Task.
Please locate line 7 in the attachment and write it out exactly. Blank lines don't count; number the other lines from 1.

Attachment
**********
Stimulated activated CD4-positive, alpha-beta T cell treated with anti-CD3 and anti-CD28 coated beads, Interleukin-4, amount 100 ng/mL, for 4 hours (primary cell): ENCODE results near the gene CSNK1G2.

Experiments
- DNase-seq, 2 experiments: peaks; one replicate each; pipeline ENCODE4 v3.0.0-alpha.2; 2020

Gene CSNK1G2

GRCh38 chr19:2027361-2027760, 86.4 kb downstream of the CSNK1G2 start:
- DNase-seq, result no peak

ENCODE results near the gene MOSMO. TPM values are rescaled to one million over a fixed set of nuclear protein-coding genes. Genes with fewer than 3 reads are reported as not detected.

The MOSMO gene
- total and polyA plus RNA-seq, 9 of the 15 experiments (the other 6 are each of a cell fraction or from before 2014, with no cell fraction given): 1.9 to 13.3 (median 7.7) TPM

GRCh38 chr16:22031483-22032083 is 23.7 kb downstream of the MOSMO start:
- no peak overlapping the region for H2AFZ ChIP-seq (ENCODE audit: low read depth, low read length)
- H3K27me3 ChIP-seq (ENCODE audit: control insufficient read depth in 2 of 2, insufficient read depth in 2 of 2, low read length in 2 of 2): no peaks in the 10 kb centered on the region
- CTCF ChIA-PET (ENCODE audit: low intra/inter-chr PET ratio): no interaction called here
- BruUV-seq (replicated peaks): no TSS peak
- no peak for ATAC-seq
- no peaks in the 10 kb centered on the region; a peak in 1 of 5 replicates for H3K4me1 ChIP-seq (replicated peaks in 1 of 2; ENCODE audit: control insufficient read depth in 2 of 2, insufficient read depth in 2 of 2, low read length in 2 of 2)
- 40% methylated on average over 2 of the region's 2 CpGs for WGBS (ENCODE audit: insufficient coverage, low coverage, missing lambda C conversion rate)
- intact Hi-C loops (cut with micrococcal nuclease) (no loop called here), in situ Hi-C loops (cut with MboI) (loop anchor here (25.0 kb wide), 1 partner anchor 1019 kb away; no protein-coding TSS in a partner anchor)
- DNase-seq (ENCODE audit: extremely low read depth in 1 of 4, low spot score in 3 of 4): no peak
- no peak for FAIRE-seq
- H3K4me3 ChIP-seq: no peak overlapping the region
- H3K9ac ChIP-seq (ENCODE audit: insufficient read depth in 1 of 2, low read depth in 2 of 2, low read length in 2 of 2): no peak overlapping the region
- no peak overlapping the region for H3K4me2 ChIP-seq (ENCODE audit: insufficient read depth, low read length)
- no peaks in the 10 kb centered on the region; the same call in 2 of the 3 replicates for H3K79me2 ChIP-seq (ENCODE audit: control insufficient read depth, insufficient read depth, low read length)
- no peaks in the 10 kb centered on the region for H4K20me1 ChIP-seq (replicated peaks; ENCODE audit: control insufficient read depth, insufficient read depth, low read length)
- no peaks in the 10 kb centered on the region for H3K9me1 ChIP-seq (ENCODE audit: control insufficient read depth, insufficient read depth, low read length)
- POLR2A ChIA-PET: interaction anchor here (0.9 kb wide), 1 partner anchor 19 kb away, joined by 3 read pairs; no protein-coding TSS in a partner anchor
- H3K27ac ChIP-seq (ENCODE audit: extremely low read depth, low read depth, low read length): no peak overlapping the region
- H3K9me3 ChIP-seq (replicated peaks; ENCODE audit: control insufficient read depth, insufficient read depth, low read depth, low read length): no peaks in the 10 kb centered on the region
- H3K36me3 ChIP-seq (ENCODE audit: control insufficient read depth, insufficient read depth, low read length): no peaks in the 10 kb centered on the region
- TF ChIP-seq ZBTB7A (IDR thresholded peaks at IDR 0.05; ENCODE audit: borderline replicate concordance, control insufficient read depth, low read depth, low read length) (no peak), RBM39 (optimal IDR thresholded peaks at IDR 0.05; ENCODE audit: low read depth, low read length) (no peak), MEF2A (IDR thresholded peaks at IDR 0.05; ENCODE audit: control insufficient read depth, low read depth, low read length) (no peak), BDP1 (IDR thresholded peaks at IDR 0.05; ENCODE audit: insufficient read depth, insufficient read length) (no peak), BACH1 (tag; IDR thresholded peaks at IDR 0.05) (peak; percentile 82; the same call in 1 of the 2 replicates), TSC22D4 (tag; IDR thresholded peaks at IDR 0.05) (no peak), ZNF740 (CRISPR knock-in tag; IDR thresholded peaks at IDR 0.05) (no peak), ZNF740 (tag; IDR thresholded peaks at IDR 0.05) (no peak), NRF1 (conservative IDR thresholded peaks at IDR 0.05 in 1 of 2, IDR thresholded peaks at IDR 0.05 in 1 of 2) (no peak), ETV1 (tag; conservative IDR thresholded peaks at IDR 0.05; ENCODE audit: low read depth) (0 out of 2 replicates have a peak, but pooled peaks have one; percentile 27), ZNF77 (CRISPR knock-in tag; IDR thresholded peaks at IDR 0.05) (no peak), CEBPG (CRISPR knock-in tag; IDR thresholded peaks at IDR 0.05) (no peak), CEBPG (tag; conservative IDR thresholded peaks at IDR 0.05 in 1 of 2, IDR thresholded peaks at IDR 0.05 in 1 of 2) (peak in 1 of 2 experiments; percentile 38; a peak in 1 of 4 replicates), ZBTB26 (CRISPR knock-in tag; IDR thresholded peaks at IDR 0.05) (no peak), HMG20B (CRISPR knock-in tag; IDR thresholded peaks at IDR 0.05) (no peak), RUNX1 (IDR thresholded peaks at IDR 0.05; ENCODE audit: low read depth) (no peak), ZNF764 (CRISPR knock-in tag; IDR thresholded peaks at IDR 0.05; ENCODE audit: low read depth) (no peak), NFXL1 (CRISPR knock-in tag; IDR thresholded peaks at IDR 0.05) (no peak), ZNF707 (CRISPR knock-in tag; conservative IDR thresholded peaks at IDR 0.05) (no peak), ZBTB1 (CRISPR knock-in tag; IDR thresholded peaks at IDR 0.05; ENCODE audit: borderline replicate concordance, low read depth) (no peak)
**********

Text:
ENCODE results near the gene MOSMO. TPM values are rescaled to one million over a fixed set of nuclear protein-coding genes. Genes with fewer than 3 reads are reported as not detected.